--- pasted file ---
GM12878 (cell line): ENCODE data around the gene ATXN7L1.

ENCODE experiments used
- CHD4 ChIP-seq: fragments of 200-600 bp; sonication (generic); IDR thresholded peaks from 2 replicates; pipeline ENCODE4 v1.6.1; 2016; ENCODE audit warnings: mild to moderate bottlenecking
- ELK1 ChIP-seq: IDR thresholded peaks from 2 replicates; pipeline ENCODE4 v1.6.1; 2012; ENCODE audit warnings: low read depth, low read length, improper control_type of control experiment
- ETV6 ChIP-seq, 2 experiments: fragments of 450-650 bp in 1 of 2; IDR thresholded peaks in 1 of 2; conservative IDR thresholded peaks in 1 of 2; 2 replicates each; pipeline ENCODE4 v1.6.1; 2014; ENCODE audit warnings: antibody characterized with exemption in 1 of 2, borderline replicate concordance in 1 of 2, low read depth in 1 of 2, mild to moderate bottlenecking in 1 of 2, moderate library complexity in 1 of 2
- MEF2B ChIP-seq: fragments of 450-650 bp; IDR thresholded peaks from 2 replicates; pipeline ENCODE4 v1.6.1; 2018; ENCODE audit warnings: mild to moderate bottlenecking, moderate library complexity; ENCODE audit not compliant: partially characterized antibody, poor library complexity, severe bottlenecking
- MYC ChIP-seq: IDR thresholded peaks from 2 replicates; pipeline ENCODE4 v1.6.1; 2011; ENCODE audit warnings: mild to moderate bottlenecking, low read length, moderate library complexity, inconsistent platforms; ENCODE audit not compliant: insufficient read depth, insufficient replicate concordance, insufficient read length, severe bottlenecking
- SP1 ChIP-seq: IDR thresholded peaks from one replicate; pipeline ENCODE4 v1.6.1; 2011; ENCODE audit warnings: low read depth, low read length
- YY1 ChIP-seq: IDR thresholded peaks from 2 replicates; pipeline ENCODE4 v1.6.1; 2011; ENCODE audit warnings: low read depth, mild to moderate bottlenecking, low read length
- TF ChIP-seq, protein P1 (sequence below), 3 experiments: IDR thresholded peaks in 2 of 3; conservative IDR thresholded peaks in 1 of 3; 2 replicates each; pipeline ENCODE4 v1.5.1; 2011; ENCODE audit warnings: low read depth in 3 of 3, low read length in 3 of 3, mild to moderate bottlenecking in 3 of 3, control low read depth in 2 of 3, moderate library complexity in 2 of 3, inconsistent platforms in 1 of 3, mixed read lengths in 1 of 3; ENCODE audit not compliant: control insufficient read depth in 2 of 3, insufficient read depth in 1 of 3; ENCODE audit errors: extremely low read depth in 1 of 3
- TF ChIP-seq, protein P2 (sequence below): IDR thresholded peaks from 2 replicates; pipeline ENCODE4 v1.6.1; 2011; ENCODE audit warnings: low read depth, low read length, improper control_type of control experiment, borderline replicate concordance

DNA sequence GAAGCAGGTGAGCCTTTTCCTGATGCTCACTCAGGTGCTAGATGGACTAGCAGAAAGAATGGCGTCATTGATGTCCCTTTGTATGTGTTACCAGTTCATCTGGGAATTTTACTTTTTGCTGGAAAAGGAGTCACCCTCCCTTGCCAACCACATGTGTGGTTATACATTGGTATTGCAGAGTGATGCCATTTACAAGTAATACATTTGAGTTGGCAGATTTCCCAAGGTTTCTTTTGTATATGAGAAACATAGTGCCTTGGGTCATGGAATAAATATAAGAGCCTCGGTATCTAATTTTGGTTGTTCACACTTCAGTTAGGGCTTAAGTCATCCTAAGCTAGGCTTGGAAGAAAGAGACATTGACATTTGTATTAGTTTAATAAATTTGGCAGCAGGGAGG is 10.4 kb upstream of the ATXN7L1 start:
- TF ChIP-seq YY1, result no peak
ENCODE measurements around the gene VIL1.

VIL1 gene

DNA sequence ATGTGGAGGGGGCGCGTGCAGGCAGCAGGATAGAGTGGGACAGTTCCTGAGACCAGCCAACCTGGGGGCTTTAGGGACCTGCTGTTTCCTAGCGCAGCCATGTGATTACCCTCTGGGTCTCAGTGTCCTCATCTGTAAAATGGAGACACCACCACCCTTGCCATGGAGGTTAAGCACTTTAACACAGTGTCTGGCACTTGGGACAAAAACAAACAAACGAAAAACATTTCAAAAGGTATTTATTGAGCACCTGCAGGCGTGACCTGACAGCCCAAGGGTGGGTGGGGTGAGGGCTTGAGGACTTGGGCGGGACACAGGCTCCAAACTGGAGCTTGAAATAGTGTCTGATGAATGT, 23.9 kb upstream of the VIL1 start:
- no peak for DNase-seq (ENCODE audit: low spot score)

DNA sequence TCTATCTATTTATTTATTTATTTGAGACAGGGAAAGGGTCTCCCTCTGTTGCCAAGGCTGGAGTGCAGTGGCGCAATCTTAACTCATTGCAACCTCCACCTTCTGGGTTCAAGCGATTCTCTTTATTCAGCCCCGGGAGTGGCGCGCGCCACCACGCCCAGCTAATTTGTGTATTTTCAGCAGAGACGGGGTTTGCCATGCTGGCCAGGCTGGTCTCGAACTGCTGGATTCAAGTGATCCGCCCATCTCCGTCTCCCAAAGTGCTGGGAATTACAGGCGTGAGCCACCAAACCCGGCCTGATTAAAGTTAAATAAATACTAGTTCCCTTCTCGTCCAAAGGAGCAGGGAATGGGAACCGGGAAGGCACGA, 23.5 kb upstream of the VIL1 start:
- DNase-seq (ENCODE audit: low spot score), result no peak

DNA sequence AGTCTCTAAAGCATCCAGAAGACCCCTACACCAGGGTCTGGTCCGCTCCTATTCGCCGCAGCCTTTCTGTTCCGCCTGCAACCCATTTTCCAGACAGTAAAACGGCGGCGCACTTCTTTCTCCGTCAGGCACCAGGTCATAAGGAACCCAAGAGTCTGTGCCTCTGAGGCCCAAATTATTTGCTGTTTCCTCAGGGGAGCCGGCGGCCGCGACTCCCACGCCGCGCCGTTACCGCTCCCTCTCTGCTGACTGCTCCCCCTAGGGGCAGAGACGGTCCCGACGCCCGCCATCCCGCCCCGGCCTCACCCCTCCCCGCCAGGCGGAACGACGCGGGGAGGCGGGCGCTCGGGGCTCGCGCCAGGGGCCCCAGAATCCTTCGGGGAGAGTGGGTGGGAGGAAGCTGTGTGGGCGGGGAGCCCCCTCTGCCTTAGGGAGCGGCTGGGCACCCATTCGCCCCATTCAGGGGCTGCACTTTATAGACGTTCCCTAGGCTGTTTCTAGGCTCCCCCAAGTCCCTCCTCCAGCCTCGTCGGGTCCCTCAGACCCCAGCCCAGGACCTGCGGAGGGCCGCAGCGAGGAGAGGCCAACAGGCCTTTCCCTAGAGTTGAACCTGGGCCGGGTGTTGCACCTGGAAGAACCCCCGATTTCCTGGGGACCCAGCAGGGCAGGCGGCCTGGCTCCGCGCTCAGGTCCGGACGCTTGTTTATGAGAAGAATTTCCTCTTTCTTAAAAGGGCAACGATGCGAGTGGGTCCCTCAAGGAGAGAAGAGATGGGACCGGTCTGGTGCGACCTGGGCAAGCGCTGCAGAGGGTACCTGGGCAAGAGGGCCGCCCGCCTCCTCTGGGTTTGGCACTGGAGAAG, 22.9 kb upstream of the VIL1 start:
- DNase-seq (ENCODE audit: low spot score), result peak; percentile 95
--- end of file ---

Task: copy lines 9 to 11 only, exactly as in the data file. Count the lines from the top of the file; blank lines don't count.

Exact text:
- YY1 ChIP-seq: IDR thresholded peaks from 2 replicates; pipeline ENCODE4 v1.6.1; 2011; ENCODE audit warnings: low read depth, mild to moderate bottlenecking, low read length
- TF ChIP-seq, protein P1 (sequence below), 3 experiments: IDR thresholded peaks in 2 of 3; conservative IDR thresholded peaks in 1 of 3; 2 replicates each; pipeline ENCODE4 v1.5.1; 2011; ENCODE audit warnings: low read depth in 3 of 3, low read length in 3 of 3, mild to moderate bottlenecking in 3 of 3, control low read depth in 2 of 3, moderate library complexity in 2 of 3, inconsistent platforms in 1 of 3, mixed read lengths in 1 of 3; ENCODE audit not compliant: control insufficient read depth in 2 of 3, insufficient read depth in 1 of 3; ENCODE audit errors: extremely low read depth in 1 of 3
- TF ChIP-seq, protein P2 (sequence below): IDR thresholded peaks from 2 replicates; pipeline ENCODE4 v1.6.1; 2011; ENCODE audit warnings: low read depth, low read length, improper control_type of control experiment, borderline replicate concordance